civil procedure; statute of limitations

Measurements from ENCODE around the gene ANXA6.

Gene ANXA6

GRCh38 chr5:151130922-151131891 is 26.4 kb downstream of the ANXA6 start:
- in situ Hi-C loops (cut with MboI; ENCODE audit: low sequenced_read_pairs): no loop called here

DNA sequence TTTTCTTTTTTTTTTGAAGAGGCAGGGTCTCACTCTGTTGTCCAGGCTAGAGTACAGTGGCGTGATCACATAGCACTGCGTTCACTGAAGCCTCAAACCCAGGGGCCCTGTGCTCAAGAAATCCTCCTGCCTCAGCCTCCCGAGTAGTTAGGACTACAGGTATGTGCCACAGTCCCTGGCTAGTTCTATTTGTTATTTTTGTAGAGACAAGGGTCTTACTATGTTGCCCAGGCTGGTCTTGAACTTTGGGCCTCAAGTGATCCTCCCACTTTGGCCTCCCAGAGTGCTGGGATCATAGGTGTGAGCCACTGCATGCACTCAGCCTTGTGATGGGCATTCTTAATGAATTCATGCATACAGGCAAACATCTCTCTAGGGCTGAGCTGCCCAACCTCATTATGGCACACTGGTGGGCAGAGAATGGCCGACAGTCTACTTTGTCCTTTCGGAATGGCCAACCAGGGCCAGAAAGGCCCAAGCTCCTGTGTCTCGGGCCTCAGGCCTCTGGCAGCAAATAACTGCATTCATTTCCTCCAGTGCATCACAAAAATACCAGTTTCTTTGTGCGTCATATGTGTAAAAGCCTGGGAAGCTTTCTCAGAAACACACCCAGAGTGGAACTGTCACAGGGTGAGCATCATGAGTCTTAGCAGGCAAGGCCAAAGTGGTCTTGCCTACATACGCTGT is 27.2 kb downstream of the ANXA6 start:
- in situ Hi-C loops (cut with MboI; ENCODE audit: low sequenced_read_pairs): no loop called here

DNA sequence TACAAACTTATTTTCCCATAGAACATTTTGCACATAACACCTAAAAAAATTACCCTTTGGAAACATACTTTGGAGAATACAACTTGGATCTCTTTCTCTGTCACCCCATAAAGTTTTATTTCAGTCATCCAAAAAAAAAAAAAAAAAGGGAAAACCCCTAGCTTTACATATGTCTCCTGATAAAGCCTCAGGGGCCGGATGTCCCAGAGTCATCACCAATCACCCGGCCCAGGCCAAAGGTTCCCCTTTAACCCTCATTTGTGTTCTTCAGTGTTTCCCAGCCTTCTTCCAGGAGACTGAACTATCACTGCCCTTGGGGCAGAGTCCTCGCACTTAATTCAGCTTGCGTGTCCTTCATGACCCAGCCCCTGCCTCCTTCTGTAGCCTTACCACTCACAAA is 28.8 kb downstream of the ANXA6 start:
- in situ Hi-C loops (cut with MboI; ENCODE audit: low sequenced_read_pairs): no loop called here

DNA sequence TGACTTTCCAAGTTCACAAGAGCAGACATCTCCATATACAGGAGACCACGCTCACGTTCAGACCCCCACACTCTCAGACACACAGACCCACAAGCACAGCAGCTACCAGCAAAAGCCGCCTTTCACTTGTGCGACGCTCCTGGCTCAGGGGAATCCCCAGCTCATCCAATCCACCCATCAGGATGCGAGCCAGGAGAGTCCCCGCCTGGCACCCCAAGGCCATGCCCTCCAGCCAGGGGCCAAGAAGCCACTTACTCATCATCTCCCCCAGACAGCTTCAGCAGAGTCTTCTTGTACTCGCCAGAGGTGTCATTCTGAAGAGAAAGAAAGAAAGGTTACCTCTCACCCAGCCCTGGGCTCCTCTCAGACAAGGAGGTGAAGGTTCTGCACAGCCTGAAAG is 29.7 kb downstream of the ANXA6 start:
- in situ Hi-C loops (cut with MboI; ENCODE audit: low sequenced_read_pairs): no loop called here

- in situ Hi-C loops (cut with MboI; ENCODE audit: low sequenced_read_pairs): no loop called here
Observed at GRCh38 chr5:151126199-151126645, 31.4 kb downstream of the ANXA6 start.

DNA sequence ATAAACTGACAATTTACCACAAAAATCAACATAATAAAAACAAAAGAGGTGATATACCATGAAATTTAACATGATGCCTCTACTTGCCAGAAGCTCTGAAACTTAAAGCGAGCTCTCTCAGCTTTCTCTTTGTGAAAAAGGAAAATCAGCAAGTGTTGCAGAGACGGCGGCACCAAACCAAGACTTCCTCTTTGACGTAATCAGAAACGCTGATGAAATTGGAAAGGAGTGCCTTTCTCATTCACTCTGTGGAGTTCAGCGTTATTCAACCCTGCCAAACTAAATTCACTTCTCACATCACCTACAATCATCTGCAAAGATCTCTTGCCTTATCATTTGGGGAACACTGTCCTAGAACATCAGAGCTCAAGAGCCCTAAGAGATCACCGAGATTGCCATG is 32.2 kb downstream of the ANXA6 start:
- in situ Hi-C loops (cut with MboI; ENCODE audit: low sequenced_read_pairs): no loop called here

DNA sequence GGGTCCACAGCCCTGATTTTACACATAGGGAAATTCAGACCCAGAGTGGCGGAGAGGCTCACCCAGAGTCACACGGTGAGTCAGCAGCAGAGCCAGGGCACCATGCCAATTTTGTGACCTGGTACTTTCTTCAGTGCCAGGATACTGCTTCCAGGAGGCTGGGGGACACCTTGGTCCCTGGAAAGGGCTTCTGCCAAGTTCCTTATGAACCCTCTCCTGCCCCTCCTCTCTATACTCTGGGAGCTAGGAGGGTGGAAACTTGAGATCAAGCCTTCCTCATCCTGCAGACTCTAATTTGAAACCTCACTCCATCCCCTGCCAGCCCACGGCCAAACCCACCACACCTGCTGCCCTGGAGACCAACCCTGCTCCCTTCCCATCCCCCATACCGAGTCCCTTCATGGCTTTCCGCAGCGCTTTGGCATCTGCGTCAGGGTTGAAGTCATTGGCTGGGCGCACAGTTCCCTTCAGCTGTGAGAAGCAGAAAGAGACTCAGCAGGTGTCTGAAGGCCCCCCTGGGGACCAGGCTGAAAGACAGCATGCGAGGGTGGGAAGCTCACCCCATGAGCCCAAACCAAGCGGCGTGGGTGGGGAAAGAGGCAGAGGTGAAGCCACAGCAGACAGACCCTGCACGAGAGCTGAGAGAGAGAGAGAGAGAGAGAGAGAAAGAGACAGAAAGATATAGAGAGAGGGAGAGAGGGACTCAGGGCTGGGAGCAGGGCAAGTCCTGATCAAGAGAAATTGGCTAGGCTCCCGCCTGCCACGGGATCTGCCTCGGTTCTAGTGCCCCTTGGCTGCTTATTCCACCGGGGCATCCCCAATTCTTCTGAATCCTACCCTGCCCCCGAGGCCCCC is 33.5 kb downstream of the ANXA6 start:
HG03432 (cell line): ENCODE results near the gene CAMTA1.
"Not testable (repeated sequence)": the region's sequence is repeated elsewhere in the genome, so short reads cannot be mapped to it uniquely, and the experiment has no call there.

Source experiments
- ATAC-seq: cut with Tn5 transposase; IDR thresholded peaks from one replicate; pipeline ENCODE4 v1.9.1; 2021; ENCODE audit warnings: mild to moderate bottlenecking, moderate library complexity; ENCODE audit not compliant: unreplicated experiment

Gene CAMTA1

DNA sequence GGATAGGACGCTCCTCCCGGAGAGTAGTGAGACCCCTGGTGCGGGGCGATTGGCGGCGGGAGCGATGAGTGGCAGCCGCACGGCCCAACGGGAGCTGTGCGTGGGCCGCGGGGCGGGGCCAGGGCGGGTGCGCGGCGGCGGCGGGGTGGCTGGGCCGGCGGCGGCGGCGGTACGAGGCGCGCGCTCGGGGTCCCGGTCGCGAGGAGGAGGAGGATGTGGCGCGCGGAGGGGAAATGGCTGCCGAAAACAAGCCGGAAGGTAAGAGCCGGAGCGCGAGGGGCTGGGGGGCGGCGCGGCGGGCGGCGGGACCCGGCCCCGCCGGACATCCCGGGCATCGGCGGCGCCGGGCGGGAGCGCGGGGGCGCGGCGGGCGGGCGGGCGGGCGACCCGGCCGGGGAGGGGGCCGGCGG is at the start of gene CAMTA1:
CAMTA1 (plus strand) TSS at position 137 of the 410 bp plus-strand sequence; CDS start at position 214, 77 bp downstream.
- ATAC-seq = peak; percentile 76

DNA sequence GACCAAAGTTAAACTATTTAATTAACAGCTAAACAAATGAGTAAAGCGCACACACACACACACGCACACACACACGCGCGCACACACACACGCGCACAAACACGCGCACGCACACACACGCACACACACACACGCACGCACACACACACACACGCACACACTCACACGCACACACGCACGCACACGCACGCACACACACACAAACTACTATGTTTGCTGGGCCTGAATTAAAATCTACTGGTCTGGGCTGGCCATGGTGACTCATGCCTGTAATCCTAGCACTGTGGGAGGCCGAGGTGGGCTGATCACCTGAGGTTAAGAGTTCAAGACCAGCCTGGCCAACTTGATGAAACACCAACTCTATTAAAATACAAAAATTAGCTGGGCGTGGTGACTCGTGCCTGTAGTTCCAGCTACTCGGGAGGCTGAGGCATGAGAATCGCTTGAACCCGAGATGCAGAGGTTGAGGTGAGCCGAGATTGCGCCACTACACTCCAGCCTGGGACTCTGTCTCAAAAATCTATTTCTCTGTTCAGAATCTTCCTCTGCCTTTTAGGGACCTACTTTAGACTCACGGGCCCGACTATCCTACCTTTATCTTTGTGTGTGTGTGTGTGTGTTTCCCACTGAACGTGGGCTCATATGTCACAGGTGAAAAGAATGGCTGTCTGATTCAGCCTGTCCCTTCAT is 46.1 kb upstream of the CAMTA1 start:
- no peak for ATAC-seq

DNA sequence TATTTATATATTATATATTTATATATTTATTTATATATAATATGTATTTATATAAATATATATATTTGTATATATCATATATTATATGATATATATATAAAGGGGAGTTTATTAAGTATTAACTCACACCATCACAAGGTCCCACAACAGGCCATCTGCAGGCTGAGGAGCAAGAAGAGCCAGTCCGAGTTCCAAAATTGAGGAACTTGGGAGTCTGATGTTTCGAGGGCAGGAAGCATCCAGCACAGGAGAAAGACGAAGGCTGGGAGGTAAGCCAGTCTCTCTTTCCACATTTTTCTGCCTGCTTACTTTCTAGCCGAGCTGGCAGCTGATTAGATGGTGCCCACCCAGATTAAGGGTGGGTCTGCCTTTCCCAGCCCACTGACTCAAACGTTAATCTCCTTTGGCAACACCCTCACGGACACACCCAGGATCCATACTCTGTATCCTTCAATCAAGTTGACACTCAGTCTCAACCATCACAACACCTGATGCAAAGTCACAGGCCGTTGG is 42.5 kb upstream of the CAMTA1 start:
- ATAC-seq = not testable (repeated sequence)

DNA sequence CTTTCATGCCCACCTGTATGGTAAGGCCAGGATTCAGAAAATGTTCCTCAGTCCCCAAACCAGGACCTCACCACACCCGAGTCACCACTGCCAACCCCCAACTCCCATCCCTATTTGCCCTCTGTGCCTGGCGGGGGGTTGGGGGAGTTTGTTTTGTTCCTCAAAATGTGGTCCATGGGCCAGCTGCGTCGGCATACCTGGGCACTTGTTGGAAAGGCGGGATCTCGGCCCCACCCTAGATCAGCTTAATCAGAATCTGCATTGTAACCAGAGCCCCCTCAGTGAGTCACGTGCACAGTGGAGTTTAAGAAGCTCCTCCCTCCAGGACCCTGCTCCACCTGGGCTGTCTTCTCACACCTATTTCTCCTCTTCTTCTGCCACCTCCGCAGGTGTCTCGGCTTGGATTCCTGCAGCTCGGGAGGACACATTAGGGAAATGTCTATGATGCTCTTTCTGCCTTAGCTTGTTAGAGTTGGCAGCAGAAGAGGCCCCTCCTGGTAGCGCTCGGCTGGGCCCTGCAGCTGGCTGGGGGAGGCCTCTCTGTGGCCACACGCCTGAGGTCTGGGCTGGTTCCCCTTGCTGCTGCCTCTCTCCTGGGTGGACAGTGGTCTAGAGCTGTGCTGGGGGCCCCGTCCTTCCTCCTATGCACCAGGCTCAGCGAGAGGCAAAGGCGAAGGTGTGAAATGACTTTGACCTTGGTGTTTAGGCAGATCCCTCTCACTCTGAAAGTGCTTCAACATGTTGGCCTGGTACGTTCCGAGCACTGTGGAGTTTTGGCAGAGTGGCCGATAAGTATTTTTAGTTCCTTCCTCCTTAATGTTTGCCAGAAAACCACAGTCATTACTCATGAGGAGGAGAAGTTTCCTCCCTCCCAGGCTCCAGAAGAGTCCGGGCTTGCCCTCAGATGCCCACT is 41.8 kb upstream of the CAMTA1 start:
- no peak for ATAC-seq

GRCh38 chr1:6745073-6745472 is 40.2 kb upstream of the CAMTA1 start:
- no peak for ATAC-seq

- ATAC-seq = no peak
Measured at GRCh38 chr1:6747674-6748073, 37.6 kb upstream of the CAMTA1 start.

Both state and federal courts have procedural rules that allow a plaintiff to voluntarily dismiss a claim without prejudice and then to refile it within the applicable statute-of-limitations period. However , a plaintiff’ s right to this procedural avenue is not absolute, and courts maintain broad discretion in deciding whether to dismiss a claim with or without prejudice. If a court allows a plaintiff to voluntarily dismiss a time-barred claim without prejudice, the plaintiff may be able to refile the claim in a jurisdiction with a longer statute of limitations. As a result, the defendant loses the ability to assert a statute-of-limitations defense in subsequent litigation. Courts disagree about whether the defendant’s loss of a statute- of-limitations defense constitutes “clear legal prejudice” sufficient to bar voluntary dismissal without prejudice. This Note explores this disagreement. First, it examines the two ways courts currently decide motions for voluntary dismissal of time-barred claims. Next, it argues that both approaches overlook a fundamental factor: res judicata (claim preclusion). Specifically, courts do not consider that statute-of-limitations dismissals are not claim preclusive in every jurisdiction. To account for the differences in preclusion law, this Note proposes that, as a threshold inquiry, courts should determine what the claim-preclusive effect of a statute-of-limitations dismissal would be. Based on this determination, a court can decide whether the loss of a statute-of-limitations defense results in “clear legal prejudice” to the defendant and whether a dismissal without prejudice is warranted.